DSC_9984 2013 Montinore Estate Pinot Noir
Willamette Valley, OR
Pinot Noir’s savory, herbal and tart berry flavors, coupled with its light body style, were made for roast chicken, baked fish, braises, and other less demanding winter fare. It’s organic and biodynamic, too.

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2007 Aljibes Red Blend (Cabernet Sauvignon, Merlot, Cabernet Franc)
Tierra de Castilla, Spain
Herb-crusted roasts and the like will love the dark berry, spice and raisin flavors that flow from this Spanish beauty. And its high scores make it a great gift for your wine-loving pal who’s into that type of thing.

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2009 Haut-Corneau Graves
Bordeaux, France
This isn’t good bordeaux for under $20. It’s great Bordeaux and its coffee, chocolate and pepper notes will play nicely with duck and beef dishes. It’s our house-wine for the holidays – and at this price – can be served at an open-house for 50+ without breaking the bank.

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2012 Antigal Uno Malbec
Mendoza, Argentina
Smooth vanilla spice notes and luscious black & red berry fruit mean this bottle will be superb with rich roasts and aged cheese. Its bold packaging makes it an impressive gift, too.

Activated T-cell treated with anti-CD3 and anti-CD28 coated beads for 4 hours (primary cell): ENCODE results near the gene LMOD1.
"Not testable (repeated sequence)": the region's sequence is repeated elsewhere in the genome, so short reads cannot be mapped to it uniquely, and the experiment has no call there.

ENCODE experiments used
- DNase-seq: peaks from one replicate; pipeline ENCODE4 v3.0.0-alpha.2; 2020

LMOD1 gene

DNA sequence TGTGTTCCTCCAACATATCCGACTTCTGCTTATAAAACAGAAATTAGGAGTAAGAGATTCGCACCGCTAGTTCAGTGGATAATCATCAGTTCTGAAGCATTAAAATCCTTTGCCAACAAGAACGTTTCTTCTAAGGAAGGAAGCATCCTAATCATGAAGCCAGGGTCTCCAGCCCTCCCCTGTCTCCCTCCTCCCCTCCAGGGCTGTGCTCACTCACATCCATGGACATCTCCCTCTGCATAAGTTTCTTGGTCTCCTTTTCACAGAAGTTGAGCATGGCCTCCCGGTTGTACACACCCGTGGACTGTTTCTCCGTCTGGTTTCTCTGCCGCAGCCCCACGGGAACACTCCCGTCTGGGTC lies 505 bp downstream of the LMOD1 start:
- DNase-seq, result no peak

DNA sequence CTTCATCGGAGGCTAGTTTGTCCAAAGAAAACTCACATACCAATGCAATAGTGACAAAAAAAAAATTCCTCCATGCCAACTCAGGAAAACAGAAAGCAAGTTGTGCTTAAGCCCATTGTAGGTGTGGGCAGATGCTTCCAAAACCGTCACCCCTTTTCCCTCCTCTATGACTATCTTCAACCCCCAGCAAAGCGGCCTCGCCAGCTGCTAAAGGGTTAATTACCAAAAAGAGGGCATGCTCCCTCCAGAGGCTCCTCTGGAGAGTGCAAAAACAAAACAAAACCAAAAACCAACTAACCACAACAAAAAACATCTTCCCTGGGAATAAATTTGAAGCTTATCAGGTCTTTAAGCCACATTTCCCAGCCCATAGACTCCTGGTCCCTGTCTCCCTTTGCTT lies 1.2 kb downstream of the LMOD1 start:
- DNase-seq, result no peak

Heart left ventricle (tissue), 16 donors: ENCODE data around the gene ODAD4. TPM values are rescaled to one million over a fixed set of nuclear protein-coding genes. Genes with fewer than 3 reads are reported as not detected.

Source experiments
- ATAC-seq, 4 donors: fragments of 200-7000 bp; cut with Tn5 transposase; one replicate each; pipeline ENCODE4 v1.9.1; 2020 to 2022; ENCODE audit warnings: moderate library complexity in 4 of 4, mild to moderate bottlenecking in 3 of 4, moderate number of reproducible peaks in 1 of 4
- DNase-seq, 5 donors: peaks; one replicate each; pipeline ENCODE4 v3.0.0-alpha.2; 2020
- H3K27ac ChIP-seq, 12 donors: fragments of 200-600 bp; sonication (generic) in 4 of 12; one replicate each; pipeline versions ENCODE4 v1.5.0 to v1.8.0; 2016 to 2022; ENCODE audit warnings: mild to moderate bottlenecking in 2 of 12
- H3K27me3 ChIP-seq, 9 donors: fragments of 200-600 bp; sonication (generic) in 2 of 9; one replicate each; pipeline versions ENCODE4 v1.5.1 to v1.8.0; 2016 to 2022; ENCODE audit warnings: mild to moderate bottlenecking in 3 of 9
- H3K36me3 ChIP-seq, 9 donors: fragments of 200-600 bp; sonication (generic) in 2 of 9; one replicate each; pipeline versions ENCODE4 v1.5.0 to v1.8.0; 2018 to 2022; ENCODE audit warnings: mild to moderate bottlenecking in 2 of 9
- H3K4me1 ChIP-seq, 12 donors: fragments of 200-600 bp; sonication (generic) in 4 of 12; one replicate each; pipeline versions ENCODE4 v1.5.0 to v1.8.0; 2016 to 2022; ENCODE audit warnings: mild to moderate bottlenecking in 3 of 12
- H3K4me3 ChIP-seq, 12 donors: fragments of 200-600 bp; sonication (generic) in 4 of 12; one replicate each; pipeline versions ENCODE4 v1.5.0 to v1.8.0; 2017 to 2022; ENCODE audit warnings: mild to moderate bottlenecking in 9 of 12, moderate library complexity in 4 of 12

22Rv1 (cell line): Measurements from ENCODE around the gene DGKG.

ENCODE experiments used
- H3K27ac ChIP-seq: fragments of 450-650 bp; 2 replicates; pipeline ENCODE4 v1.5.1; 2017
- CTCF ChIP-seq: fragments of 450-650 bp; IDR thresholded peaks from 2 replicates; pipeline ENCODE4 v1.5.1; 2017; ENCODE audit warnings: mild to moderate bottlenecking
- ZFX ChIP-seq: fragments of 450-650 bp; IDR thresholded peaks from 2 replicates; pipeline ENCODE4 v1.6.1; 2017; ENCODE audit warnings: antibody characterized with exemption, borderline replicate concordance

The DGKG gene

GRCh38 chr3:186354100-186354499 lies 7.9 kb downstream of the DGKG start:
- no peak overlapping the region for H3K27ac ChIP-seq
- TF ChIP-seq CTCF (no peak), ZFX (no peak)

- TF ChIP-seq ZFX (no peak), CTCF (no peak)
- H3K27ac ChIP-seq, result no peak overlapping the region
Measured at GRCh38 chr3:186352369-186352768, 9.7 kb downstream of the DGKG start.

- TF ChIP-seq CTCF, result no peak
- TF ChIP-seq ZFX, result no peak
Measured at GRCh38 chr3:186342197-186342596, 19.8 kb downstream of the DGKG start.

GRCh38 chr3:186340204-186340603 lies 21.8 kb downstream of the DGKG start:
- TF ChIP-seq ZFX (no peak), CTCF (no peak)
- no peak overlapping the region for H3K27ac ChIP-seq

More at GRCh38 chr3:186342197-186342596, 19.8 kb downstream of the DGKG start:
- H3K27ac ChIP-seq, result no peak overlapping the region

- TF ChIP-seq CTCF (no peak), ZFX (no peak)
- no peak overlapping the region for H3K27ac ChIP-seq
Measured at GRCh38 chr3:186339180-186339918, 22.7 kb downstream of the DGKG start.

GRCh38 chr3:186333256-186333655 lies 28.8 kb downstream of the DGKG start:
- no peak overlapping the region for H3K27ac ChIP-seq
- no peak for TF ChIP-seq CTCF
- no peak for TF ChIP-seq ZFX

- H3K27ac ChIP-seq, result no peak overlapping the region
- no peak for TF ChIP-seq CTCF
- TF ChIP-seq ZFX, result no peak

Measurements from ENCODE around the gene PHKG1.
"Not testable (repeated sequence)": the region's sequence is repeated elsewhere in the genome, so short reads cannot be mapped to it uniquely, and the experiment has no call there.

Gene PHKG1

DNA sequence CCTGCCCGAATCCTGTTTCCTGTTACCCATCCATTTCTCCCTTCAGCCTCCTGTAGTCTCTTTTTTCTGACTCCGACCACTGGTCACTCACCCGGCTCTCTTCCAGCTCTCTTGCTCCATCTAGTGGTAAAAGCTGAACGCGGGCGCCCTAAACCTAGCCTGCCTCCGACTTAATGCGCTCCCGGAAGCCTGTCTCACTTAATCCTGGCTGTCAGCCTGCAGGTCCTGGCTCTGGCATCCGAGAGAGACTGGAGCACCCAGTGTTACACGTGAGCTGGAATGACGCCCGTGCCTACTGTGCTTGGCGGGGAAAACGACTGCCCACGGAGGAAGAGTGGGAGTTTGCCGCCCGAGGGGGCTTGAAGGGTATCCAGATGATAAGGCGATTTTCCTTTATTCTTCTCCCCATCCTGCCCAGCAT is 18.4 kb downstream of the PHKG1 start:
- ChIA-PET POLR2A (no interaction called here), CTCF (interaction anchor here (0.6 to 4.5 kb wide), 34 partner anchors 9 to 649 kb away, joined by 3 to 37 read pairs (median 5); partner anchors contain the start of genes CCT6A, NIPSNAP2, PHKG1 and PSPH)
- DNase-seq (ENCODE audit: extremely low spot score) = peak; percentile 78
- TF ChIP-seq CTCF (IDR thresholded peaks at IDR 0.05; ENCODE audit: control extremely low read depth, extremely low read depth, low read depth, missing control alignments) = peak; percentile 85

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2011 Domaine Eden Cabernet Sauvignon
Santa Cruz Mountains, CA
A Bordeaux blend, forward with blackberry, sage, and forest floor aromas. Its suppleness and medium-body style lend it to lots of winter foods — and it’s this versatility, coupled with its elegant packaging, that makes it an impressive gift for the host/hostess.

DSC_9993 copy2012 Fattoria di Lucignano Chianti
Tuscany, Italy
Serving lasagna, are you? The balanced tannins and acidity found in this Chianti will be molto perfecto. It’s great with other creamy casserole dishes, too, as well as with antipasti of all types.

&